As a physician with almost 25 years’ experience, Dr McLaughlin embarked on her career the year the first IV PPA, epoprostenol, was approved for use in patients with PAH. With limited treatment options at the time, decisions were easier to make. “PAH was actually quite easy to treat: no discussion, no choices to be made as there was only one option,” said Dr McLaughlin. Today, physicians are armed with more treatment options, including oral PPA. However, as Dr McLaughlin explained: “The most recent CHEST guidelines make no recommendation on what to do with these oral PPA, so you have these therapies on the market and you have a guideline not giving any recommendations.”

So, what impact does this have on patient care? “In some countries, such as the USA where insurance companies may look at CHEST guidelines, patients might be denied an oral PPA when it could be very useful for that patient,” explained Dr McLaughlin. Furthermore, according to Prof Gaine: “Many physicians stick very strictly to guidelines, and if you don’t properly risk-stratify a patient, they may remain on inadequate treatment for too long. Furthermore, if a physician equates oral prostacyclin agonist therapy to IV therapy, then they will put patients at risk.”

Discussing the PIXEL process itself, Prof Gaine explained one of the key drivers in its development: “Communicating that, just because therapies were of the same class, where you position them in treatment was one of the most important things.” The RAND-UCLA process was used to develop the PIXEL consensus statements in two groups of patients: idiopathic, heritable, repaired congenital heart defect, and drug- or toxin-induced PAH (IPAH+) or connective tissue disease-associated PAH (CTD-PAH). Findings from five randomised oral PPA (treprostinil and selexipag) studies were considered,11-14 in addition to the experts’ clinical experience in a broader patient population than that defined by the strict inclusion and exclusion criteria of clinical trials.

The PIXEL process was based on aspects of patient care that were deemed most important to the experts. Whilst most clinicians employ a multiparameter approach when risk stratifying patients, RV function became an important area of discussion. “You can measure many things, but if you have a right ventricle that is very dysfunctional, then alarm bells should be ringing despite other parameters looking OK,” explained Prof Gaine. Discussing PAH-induced hospitalisations, Prof Gaine added: “We agreed that hospitalisation added to our decision making, even though it was not yet on the risk algorithm in Europe. For example, if everything looks okay when a patient is reviewed in the clinic but [the patient has] had recent and frequent hospitalisations, the experts took a far grimmer view about that patient’s prognosis.” Prof Gaine pointed out that the weight the experts placed on these two parameters, RV function and hospitalisations, might not necessarily stand out to the clinician solely looking at the guidelines and the risk profile of that individual.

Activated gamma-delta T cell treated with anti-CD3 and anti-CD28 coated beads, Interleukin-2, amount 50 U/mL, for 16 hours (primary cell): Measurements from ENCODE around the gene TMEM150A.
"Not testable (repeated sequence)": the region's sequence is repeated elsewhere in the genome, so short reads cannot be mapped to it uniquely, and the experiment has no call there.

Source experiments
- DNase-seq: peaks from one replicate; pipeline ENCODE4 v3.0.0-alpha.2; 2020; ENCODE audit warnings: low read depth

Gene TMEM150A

During the process, the panel agreed that there was a lack of evidence in PAH for the use of oral treprostinil in addition to double combination therapy with ERA and PDE5i. As a result, the 14 consensus statements to emerge from the PIXEL publication related solely to the use of selexipag in patients with PAH. Dr McLaughlin pointed out that such an outcome would perhaps be different following the subsequent publication of the data from the FREEDOM-EV clinical trial.15


A diverse group of 13 patient subtypes with IPAH+ or CTD-PAH were identified as appropriate candidates for the use of oral selexipag by the expert panel (Table 1). Discussing these 13 clinical scenarios, Dr McLaughlin explained: “This paper helps exemplify which patients are appropriate for oral PPA based on risk assessment, and I think it goes into some granular detail of even patients at lower risk that might be appropriate candidates for oral PPA.”

Table 1: Patient subtypes considered appropriate for oral selexipag use.

BNP: B-type natriuretic peptide; CTD-PAH: connective tissue disease-associated pulmonary arterial hypertension; FC: functional class; IPAH+: induced pulmonary arterial hypertension; NT-proBNP: N-terminal pro B-type natriuretic peptide; PAH: pulmonary arterial hypertension; RV: right ventricular; 6-MWD: 6-minute walk distance.

“There are a lot of patients who, despite [upfront] dual oral therapy, which I think is very effective and is the standard of care for newly diagnosed patients, still don’t reach other low-risk features and should be treated with more aggressive therapy,” explained Dr McLaughlin, confirming that for many such patients the use of selexipag may be entirely appropriate. Prof Gaine agreed that the idea of earlier treatment was supported by this expert committee. Indeed, he pointed out that it is a small minority of patients, potentially as low as 20%, that reach a low-risk profile following double upfront therapy at 3-month follow-up. Discussing these recently diagnosed patients, Prof Gaine imparted: “You have a chance to decide on how they [patients] have done on double upfront combination and following risk assessment you have the opportunity to decide on whether you think this patient should be on triple therapy.” Furthermore, Prof Gaine stated that it is also not uncommon to have a situation whereby you have a patient who has had the disease for longer and remains on double combination therapy with a degree of stability, but still exhibits FCIII symptoms alongside an intermediate-risk profile. “For those patients I would certainly consider them for oral PPA as it targets the very important third therapeutic pathway, prostacyclin,” explained Prof Gaine. Dr McLaughlin also emphasised the importance of continuously monitoring patients throughout the course of their treatment, because patients in one risk category at any one time may not be of a similar status 6 months later.